Posted by greydogg, 99GetSmart
* TEN YEARS ON …
By River, Baghdad Burning
April 9, 2013 marks ten years since the fall of Baghdad. Ten years since the invasion. Since the lives of millions of Iraqis changed forever. It’s difficult to believe. It feels like only yesterday I was sharing day to day activities with the world. I feel obliged today to put my thoughts down on the blog once again, probably for the last time.
In 2003, we were counting our lives in days and weeks. Would we make it to next month? Would we make it through the summer? Some of us did and many of us didn’t.
Back in 2003, one year seemed like a lifetime ahead. The idiots said, “Things will improve immediately.” The optimists were giving our occupiers a year, or two… The realists said, “Things won’t improve for at least five years.” And the pessimists? The pessimists said, “It will take ten years. It will take a decade.”
Looking back at the last ten years, what have our occupiers and their Iraqi governments given us in ten years? What have our puppets achieved in this last decade? What have we learned?
We learned a lot.
We learned that while life is not fair, death is even less fair- it takes the good people. Even in death you can be unlucky. Lucky ones die a ‘normal’ death… A familiar death of cancer, or a heart-attack, or stroke. Unlucky ones have to be collected in bits and pieces. Their families trying to bury what can be salvaged and scraped off of streets that have seen so much blood, it is a wonder they are not red.
We learned that you can be floating on a sea of oil, but your people can be destitute. Your city can be an open sewer; your women and children can be eating out of trash dumps and begging for money in foreign lands.
We learned that justice does not prevail in this day and age. Innocent people are persecuted and executed daily. Some of them in courts, some of them in streets, and some of them in the private torture chambers.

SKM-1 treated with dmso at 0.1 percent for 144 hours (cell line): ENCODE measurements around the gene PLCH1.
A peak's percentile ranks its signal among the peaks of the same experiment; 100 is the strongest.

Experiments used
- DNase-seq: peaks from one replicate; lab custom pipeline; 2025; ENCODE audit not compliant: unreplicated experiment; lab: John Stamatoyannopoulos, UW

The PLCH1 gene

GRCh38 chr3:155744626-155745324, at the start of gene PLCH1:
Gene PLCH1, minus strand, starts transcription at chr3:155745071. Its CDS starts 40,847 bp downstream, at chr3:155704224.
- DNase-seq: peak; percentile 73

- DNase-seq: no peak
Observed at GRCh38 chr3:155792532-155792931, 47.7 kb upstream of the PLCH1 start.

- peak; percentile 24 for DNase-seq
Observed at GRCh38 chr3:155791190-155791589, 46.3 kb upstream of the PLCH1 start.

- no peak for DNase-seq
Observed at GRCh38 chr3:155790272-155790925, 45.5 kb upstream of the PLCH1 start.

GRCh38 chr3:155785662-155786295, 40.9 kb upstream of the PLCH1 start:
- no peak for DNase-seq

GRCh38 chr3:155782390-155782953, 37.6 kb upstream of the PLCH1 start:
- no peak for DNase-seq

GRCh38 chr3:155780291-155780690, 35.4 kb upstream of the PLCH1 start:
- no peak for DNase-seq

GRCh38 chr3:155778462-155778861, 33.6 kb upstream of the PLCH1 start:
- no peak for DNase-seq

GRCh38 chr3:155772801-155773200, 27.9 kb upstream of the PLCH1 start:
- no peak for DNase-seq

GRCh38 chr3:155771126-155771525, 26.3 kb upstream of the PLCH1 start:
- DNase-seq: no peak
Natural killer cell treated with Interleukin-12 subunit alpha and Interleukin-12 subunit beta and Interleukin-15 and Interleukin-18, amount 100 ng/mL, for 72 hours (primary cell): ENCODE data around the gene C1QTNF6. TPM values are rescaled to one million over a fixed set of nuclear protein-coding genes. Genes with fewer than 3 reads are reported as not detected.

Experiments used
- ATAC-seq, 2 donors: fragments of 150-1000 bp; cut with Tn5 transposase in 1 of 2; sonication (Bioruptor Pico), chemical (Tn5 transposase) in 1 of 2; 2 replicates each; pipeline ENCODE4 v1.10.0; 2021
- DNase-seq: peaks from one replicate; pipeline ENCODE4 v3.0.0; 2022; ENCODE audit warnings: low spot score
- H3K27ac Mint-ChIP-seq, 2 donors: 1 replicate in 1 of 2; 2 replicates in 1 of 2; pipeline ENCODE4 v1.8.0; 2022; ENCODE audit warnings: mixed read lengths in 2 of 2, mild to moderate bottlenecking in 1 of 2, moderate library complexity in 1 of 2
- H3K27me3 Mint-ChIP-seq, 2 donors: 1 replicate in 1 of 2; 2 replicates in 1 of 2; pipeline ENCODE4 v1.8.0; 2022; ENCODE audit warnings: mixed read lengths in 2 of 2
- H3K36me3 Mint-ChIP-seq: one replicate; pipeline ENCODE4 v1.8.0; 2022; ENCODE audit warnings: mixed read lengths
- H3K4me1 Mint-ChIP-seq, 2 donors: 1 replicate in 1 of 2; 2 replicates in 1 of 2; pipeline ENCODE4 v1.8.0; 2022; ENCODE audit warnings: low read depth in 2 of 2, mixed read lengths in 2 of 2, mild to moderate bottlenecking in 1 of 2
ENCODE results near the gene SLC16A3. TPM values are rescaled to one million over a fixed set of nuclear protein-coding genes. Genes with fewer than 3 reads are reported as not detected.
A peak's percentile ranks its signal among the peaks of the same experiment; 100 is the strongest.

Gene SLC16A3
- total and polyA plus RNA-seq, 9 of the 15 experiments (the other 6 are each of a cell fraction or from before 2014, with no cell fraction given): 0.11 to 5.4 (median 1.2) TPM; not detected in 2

We are learning that corruption is the way to go. You want a passport issued? Pay someone. You want a document ratified? Pay someone. You want someone dead? Pay someone.
We learned that it’s not that difficult to make billions disappear.
We are learning that those amenities we took for granted before 2003, you know- the luxuries – electricity, clean water from faucets, walkable streets, safe schools – those are for deserving populations. Those are for people who don’t allow occupiers into their country.
We’re learning that the biggest fans of the occupation (you know who you are, you traitors) eventually leave abroad. And where do they go? The USA, most likely, with the UK a close second. If I were an American, I’d be outraged. After spending so much money and so many lives, I’d expect the minor Chalabis and Malikis and Hashimis of Iraq to, well, stay in Iraq. Invest in their country. I’d stand in passport control and ask them, “Weren’t you happy when we invaded your country? Weren’t you happy we liberated you? Go back. Go back to the country you’re so happy with because now, you’re free!”
We’re learning that militias aren’t particular about who they kill. The easiest thing in the world would be to say that Shia militias kill Sunnis and Sunni militias kill Shia, but that’s not the way it works. That’s too simple.
We’re learning that the leaders don’t make history. Populations don’t make history. Historians don’t write history. News networks do. The Foxes, and CNNs, and BBCs, and Jazeeras of the world make history. They twist and turn things to fit their own private agendas.
We’re learning that the masks are off. No one is ashamed of the hypocrisy anymore. You can be against one country (like Iran), but empowering them somewhere else (like in Iraq). You can claim to be against religious extremism (like in Afghanistan), but promoting religious extremism somewhere else (like in Iraq and Egypt and Syria).
Those who didn’t know it in 2003 are learning (much too late) that an occupation is not the portal to freedom and democracy. The occupiers do not have your best interests at heart.
We are learning that ignorance is the death of civilized societies and that everyone thinks their particular form of fanaticism is acceptable.